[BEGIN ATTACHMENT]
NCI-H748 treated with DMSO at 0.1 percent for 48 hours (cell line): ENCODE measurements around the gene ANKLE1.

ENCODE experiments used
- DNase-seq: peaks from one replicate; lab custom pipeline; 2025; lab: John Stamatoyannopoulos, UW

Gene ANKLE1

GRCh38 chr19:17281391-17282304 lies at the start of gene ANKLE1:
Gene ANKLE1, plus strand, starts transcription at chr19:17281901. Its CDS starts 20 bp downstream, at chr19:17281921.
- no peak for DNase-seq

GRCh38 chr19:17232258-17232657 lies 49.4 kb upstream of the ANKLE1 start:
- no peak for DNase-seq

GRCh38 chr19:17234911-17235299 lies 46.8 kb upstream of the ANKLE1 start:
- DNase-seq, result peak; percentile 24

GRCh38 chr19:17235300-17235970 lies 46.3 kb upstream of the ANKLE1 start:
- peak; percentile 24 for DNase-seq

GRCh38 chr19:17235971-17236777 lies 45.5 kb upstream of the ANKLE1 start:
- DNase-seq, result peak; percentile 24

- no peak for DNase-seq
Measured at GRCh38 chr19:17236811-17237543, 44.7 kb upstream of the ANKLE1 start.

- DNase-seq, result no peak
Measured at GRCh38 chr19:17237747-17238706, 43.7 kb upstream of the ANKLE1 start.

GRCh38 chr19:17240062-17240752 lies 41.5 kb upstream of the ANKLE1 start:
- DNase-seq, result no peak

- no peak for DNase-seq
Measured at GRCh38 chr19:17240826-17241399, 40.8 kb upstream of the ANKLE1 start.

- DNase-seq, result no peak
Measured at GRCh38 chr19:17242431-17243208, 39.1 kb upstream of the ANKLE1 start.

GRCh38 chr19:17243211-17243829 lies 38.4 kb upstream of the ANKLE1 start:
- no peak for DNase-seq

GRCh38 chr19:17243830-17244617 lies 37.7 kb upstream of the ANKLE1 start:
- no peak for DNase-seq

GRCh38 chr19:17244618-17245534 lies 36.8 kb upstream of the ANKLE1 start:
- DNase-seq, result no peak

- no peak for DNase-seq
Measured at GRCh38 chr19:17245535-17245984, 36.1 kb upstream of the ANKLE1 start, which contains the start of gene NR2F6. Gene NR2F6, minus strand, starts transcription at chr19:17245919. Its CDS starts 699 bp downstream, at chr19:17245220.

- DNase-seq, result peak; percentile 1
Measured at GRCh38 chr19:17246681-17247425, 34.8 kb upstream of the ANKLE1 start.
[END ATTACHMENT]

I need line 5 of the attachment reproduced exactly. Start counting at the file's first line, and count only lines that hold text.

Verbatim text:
GRCh38 chr19:17281391-17282304 lies at the start of gene ANKLE1: